Over Half of Adverse Drug Reactions in Hospitals Are Preventable: Study
Better safety measures needed, researcher says
FRIDAY, Sept. 9, 2011 (HealthDay News) -- More than one-half of all adverse drug reactions treated in hospitals and emergency care are preventable, according to a new study.
In addition, prior research has shown that many preventable drug reactions -- which include drug overdoses and internal bleeding associated with the improper use of blood thinners and painkillers -- are life-threatening, said the Swedish researchers. This widespread problem, which is even more common among the elderly, has important implications for health care systems, they said.
There are many reasons for the high numbers of preventable adverse drug reactions, according to Katja Hakkarainen, a pharmacist from the Nordic School of Public Health, Gothenburg. These may include "poor coordination of care, lack of time and knowledge among health professionals, and lack of patient education," she said in an International Pharmaceutical Federation news release. "Unfortunately there is no consensus today on what to do" to prevent adverse drug reactions, she said.
"But our finding that they are so common means that it is imperative to create a climate in which they are not hidden, and that there is no 'blame and shame' involved," Hakkarainen added. Human error is inevitable, she said, "thus, safety measures need to be incorporated into the health system."
The findings were slated for presentation Thursday at the annual conference of the International Pharmaceutical Federation in Hyderabad, India.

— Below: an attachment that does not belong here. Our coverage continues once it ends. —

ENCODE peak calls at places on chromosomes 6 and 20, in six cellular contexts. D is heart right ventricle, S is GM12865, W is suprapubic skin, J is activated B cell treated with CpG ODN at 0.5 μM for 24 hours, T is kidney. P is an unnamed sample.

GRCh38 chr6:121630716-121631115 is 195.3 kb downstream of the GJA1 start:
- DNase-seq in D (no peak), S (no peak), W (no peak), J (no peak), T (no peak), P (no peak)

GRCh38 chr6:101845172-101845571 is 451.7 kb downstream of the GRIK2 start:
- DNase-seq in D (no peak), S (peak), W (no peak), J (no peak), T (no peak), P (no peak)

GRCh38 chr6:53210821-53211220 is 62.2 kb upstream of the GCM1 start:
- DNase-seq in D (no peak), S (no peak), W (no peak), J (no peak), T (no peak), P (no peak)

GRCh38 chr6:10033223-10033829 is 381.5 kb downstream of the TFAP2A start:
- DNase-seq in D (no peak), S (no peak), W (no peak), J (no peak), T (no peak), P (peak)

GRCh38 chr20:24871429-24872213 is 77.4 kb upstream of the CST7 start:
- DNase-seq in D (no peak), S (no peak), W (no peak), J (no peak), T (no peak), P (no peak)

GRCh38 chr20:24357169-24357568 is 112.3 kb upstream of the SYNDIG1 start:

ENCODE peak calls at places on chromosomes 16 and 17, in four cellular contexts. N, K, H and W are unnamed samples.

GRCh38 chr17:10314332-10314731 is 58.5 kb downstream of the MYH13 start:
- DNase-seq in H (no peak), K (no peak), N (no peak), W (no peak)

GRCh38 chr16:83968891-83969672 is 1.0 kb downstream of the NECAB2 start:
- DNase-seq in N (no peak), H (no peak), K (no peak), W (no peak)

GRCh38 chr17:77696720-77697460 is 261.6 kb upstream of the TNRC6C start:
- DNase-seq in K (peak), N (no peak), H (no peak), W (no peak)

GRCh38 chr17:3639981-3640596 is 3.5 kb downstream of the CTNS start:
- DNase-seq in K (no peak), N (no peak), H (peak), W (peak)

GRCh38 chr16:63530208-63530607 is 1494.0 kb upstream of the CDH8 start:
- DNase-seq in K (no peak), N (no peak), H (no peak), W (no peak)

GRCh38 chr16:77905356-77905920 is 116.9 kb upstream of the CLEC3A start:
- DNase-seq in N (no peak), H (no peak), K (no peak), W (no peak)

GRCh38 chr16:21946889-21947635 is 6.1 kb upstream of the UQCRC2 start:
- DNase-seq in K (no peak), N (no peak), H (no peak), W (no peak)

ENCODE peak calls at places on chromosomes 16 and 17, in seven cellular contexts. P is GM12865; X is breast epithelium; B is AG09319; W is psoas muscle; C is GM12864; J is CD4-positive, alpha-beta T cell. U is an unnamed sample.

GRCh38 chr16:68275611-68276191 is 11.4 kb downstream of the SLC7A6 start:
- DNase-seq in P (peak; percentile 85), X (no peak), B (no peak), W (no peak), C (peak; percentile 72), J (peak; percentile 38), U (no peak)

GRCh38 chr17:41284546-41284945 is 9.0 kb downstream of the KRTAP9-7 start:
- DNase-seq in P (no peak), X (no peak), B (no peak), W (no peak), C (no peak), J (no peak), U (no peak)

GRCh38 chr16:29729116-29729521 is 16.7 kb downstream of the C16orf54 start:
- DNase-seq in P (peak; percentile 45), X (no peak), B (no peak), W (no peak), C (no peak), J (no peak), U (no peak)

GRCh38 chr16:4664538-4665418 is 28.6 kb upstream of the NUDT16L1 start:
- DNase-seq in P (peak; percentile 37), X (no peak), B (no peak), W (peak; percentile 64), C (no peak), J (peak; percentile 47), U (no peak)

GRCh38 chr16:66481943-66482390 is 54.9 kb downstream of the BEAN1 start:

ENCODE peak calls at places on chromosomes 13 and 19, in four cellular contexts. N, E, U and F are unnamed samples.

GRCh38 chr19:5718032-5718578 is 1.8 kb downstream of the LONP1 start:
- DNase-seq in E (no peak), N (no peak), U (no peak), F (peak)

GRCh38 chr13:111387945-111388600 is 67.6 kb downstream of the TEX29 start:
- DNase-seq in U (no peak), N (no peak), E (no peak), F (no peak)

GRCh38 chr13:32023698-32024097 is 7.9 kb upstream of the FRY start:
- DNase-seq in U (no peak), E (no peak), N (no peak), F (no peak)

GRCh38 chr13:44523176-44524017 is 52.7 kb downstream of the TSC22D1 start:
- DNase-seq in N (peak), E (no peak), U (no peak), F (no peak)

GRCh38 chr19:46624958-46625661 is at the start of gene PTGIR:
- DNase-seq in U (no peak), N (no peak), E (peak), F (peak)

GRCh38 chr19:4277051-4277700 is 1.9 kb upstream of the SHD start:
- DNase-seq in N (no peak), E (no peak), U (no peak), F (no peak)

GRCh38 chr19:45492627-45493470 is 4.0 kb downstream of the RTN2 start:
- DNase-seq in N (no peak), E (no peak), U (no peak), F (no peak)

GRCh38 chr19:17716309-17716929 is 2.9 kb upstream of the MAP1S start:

In conducting the meta-analysis, in which evidence from a number of studies is combined with the aim of getting results with more statistical power, researchers examined the results of 22 previous studies. Among adult outpatients, the frequency of preventable adverse drug reactions that resulted in hospitalization or emergency treatment was 2 percent, they found. Of these, 51 percent were preventable.
Researchers also found that among the elderly, a full 71 percent of drug reactions could have been avoided.
Among hospitalized patients, the frequency of harmful drug reactions was 1.6 percent, and 45 percent of them were preventable.
The researchers added that as more drugs become available for people of all ages, the number of adverse drug reactions is likely to increase. They said it's important to know which could have been prevented since they are typically much more severe than those that were unavoidable.
In a different study, they noted, researchers found that nearly a third of preventable adverse drug reactions were life-threatening, compared to those that were unavoidable as part of treatment.
The Swedish researchers also cautioned that patients should not stop taking their medications for fear of an adverse reaction.
"Although it is clearly important to carry out such studies, we would like to emphasize that for most of the time, medications do much more good than harm," said Hakkarainen. "We would not like to think of people discontinuing therapy as a result of our conclusions."
Experts say that information presented at medical meetings should be considered preliminary because it has not been subjected to the rigorous scrutiny required for publication in a peer-reviewed medical journal.
The U.S. National Institutes of Health provides more information on drug reactions.